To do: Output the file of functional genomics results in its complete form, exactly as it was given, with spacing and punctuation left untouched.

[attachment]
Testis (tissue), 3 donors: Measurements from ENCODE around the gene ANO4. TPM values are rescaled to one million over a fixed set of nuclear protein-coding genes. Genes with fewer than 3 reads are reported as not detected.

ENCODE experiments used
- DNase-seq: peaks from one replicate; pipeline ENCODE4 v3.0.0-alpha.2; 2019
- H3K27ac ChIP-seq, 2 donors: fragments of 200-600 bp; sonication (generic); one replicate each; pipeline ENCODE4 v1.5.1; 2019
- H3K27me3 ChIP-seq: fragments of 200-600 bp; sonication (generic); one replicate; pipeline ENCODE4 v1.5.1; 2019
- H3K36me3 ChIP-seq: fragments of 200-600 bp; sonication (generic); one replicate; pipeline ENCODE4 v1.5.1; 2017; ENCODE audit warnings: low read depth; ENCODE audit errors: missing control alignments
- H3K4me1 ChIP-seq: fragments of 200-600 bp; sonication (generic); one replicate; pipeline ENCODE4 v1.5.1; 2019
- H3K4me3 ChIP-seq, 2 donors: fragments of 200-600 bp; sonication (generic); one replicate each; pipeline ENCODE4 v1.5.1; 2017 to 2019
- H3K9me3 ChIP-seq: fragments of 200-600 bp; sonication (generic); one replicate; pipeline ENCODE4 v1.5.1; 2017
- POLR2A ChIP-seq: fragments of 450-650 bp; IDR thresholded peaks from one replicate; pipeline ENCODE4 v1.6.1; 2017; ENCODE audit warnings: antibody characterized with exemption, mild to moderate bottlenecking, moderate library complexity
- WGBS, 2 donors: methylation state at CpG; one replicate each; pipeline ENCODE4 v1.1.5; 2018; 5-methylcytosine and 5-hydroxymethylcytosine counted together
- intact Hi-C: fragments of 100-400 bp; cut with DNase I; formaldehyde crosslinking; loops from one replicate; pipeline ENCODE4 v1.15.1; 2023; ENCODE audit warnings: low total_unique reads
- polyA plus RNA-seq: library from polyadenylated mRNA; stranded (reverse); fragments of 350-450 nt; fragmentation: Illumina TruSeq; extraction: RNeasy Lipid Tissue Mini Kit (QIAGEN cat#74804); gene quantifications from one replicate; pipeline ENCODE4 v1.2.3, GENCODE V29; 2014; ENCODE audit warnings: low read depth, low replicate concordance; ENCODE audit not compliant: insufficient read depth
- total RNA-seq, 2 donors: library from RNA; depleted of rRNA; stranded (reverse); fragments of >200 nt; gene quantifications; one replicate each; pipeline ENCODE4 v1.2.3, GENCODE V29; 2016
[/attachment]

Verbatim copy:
Testis (tissue), 3 donors: Measurements from ENCODE around the gene ANO4. TPM values are rescaled to one million over a fixed set of nuclear protein-coding genes. Genes with fewer than 3 reads are reported as not detected.

ENCODE experiments used
- DNase-seq: peaks from one replicate; pipeline ENCODE4 v3.0.0-alpha.2; 2019
- H3K27ac ChIP-seq, 2 donors: fragments of 200-600 bp; sonication (generic); one replicate each; pipeline ENCODE4 v1.5.1; 2019
- H3K27me3 ChIP-seq: fragments of 200-600 bp; sonication (generic); one replicate; pipeline ENCODE4 v1.5.1; 2019
- H3K36me3 ChIP-seq: fragments of 200-600 bp; sonication (generic); one replicate; pipeline ENCODE4 v1.5.1; 2017; ENCODE audit warnings: low read depth; ENCODE audit errors: missing control alignments
- H3K4me1 ChIP-seq: fragments of 200-600 bp; sonication (generic); one replicate; pipeline ENCODE4 v1.5.1; 2019
- H3K4me3 ChIP-seq, 2 donors: fragments of 200-600 bp; sonication (generic); one replicate each; pipeline ENCODE4 v1.5.1; 2017 to 2019
- H3K9me3 ChIP-seq: fragments of 200-600 bp; sonication (generic); one replicate; pipeline ENCODE4 v1.5.1; 2017
- POLR2A ChIP-seq: fragments of 450-650 bp; IDR thresholded peaks from one replicate; pipeline ENCODE4 v1.6.1; 2017; ENCODE audit warnings: antibody characterized with exemption, mild to moderate bottlenecking, moderate library complexity
- WGBS, 2 donors: methylation state at CpG; one replicate each; pipeline ENCODE4 v1.1.5; 2018; 5-methylcytosine and 5-hydroxymethylcytosine counted together
- intact Hi-C: fragments of 100-400 bp; cut with DNase I; formaldehyde crosslinking; loops from one replicate; pipeline ENCODE4 v1.15.1; 2023; ENCODE audit warnings: low total_unique reads
- polyA plus RNA-seq: library from polyadenylated mRNA; stranded (reverse); fragments of 350-450 nt; fragmentation: Illumina TruSeq; extraction: RNeasy Lipid Tissue Mini Kit (QIAGEN cat#74804); gene quantifications from one replicate; pipeline ENCODE4 v1.2.3, GENCODE V29; 2014; ENCODE audit warnings: low read depth, low replicate concordance; ENCODE audit not compliant: insufficient read depth
- total RNA-seq, 2 donors: library from RNA; depleted of rRNA; stranded (reverse); fragments of >200 nt; gene quantifications; one replicate each; pipeline ENCODE4 v1.2.3, GENCODE V29; 2016